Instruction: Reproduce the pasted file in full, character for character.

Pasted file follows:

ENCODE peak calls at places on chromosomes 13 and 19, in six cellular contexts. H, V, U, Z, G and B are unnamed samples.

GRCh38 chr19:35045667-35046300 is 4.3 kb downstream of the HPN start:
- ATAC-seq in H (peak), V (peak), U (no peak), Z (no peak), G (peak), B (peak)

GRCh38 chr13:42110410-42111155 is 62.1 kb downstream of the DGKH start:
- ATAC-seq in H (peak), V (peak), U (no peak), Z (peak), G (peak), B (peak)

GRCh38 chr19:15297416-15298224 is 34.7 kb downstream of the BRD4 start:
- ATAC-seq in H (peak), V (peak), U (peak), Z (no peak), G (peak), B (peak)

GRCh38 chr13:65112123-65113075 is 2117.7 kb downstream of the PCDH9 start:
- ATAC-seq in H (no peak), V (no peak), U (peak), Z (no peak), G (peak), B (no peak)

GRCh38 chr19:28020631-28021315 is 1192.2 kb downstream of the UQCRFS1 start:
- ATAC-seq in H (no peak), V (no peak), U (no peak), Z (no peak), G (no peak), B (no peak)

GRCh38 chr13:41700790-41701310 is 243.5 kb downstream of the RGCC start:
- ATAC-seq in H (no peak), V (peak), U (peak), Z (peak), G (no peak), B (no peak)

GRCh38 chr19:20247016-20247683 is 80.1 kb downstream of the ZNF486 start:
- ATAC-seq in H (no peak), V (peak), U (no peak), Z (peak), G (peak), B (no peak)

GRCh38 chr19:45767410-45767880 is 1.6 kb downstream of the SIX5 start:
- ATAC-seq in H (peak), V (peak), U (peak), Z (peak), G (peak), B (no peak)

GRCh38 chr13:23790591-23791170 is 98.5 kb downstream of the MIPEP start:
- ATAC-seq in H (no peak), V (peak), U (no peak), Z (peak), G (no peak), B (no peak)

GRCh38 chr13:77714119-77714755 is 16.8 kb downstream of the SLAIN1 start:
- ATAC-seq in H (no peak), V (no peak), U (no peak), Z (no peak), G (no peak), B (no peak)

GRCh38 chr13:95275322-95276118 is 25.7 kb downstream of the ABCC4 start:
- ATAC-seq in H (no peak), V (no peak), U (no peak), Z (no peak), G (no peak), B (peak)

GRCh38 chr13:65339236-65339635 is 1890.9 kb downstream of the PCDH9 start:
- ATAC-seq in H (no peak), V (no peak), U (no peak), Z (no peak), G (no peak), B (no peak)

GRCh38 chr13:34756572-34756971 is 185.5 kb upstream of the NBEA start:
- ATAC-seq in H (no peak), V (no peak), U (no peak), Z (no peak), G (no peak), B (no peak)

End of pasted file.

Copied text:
ENCODE peak calls at places on chromosomes 13 and 19, in six cellular contexts. H, V, U, Z, G and B are unnamed samples.

GRCh38 chr19:35045667-35046300 is 4.3 kb downstream of the HPN start:
- ATAC-seq in H (peak), V (peak), U (no peak), Z (no peak), G (peak), B (peak)

GRCh38 chr13:42110410-42111155 is 62.1 kb downstream of the DGKH start:
- ATAC-seq in H (peak), V (peak), U (no peak), Z (peak), G (peak), B (peak)

GRCh38 chr19:15297416-15298224 is 34.7 kb downstream of the BRD4 start:
- ATAC-seq in H (peak), V (peak), U (peak), Z (no peak), G (peak), B (peak)

GRCh38 chr13:65112123-65113075 is 2117.7 kb downstream of the PCDH9 start:
- ATAC-seq in H (no peak), V (no peak), U (peak), Z (no peak), G (peak), B (no peak)

GRCh38 chr19:28020631-28021315 is 1192.2 kb downstream of the UQCRFS1 start:
- ATAC-seq in H (no peak), V (no peak), U (no peak), Z (no peak), G (no peak), B (no peak)

GRCh38 chr13:41700790-41701310 is 243.5 kb downstream of the RGCC start:
- ATAC-seq in H (no peak), V (peak), U (peak), Z (peak), G (no peak), B (no peak)

GRCh38 chr19:20247016-20247683 is 80.1 kb downstream of the ZNF486 start:
- ATAC-seq in H (no peak), V (peak), U (no peak), Z (peak), G (peak), B (no peak)

GRCh38 chr19:45767410-45767880 is 1.6 kb downstream of the SIX5 start:
- ATAC-seq in H (peak), V (peak), U (peak), Z (peak), G (peak), B (no peak)

GRCh38 chr13:23790591-23791170 is 98.5 kb downstream of the MIPEP start:
- ATAC-seq in H (no peak), V (peak), U (no peak), Z (peak), G (no peak), B (no peak)

GRCh38 chr13:77714119-77714755 is 16.8 kb downstream of the SLAIN1 start:
- ATAC-seq in H (no peak), V (no peak), U (no peak), Z (no peak), G (no peak), B (no peak)

GRCh38 chr13:95275322-95276118 is 25.7 kb downstream of the ABCC4 start:
- ATAC-seq in H (no peak), V (no peak), U (no peak), Z (no peak), G (no peak), B (peak)

GRCh38 chr13:65339236-65339635 is 1890.9 kb downstream of the PCDH9 start:
- ATAC-seq in H (no peak), V (no peak), U (no peak), Z (no peak), G (no peak), B (no peak)

GRCh38 chr13:34756572-34756971 is 185.5 kb upstream of the NBEA start:
- ATAC-seq in H (no peak), V (no peak), U (no peak), Z (no peak), G (no peak), B (no peak)